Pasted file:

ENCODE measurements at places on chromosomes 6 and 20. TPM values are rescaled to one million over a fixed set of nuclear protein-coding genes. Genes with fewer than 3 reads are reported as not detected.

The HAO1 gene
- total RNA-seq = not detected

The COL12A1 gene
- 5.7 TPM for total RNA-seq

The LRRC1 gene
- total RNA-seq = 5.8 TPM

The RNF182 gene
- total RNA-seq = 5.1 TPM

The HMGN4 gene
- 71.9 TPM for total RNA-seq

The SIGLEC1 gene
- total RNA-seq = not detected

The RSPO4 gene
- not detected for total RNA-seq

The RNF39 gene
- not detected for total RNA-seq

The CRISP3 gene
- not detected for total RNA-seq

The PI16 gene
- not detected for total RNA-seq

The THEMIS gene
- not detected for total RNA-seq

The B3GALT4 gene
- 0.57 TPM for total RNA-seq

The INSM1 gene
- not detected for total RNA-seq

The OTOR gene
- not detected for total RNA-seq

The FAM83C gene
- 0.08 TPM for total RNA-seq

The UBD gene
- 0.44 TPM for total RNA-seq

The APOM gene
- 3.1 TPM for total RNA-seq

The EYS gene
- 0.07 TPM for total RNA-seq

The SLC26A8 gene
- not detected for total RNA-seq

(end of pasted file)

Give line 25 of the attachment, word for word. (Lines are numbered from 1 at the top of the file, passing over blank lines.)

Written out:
- 0.57 TPM for total RNA-seq